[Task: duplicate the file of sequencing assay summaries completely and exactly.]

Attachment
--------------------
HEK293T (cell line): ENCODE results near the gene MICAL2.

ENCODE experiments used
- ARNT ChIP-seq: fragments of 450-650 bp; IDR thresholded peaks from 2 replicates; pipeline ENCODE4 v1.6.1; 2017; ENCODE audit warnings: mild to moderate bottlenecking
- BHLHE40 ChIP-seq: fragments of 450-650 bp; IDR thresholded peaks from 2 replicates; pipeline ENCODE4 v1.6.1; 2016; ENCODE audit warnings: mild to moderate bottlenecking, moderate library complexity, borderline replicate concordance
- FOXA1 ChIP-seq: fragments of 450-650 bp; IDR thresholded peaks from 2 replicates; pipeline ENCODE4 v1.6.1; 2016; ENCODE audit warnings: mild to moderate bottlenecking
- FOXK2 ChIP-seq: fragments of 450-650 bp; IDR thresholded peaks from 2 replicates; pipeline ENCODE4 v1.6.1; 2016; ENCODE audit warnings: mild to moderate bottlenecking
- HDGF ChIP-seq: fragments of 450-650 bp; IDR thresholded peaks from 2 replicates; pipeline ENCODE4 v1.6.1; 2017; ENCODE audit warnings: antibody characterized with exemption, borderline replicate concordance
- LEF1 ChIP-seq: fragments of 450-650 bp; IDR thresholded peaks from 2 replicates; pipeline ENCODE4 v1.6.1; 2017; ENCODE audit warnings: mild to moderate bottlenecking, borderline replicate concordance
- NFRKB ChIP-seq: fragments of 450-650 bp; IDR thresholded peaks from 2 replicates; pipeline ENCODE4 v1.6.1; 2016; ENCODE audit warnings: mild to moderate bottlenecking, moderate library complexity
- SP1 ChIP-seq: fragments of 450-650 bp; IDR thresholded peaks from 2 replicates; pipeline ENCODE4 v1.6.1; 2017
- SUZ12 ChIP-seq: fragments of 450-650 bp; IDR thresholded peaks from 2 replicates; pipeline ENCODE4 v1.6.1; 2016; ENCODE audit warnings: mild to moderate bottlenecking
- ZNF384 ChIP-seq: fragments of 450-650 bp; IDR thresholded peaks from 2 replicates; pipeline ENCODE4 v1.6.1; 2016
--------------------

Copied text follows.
HEK293T (cell line): ENCODE results near the gene MICAL2.

ENCODE experiments used
- ARNT ChIP-seq: fragments of 450-650 bp; IDR thresholded peaks from 2 replicates; pipeline ENCODE4 v1.6.1; 2017; ENCODE audit warnings: mild to moderate bottlenecking
- BHLHE40 ChIP-seq: fragments of 450-650 bp; IDR thresholded peaks from 2 replicates; pipeline ENCODE4 v1.6.1; 2016; ENCODE audit warnings: mild to moderate bottlenecking, moderate library complexity, borderline replicate concordance
- FOXA1 ChIP-seq: fragments of 450-650 bp; IDR thresholded peaks from 2 replicates; pipeline ENCODE4 v1.6.1; 2016; ENCODE audit warnings: mild to moderate bottlenecking
- FOXK2 ChIP-seq: fragments of 450-650 bp; IDR thresholded peaks from 2 replicates; pipeline ENCODE4 v1.6.1; 2016; ENCODE audit warnings: mild to moderate bottlenecking
- HDGF ChIP-seq: fragments of 450-650 bp; IDR thresholded peaks from 2 replicates; pipeline ENCODE4 v1.6.1; 2017; ENCODE audit warnings: antibody characterized with exemption, borderline replicate concordance
- LEF1 ChIP-seq: fragments of 450-650 bp; IDR thresholded peaks from 2 replicates; pipeline ENCODE4 v1.6.1; 2017; ENCODE audit warnings: mild to moderate bottlenecking, borderline replicate concordance
- NFRKB ChIP-seq: fragments of 450-650 bp; IDR thresholded peaks from 2 replicates; pipeline ENCODE4 v1.6.1; 2016; ENCODE audit warnings: mild to moderate bottlenecking, moderate library complexity
- SP1 ChIP-seq: fragments of 450-650 bp; IDR thresholded peaks from 2 replicates; pipeline ENCODE4 v1.6.1; 2017
- SUZ12 ChIP-seq: fragments of 450-650 bp; IDR thresholded peaks from 2 replicates; pipeline ENCODE4 v1.6.1; 2016; ENCODE audit warnings: mild to moderate bottlenecking
- ZNF384 ChIP-seq: fragments of 450-650 bp; IDR thresholded peaks from 2 replicates; pipeline ENCODE4 v1.6.1; 2016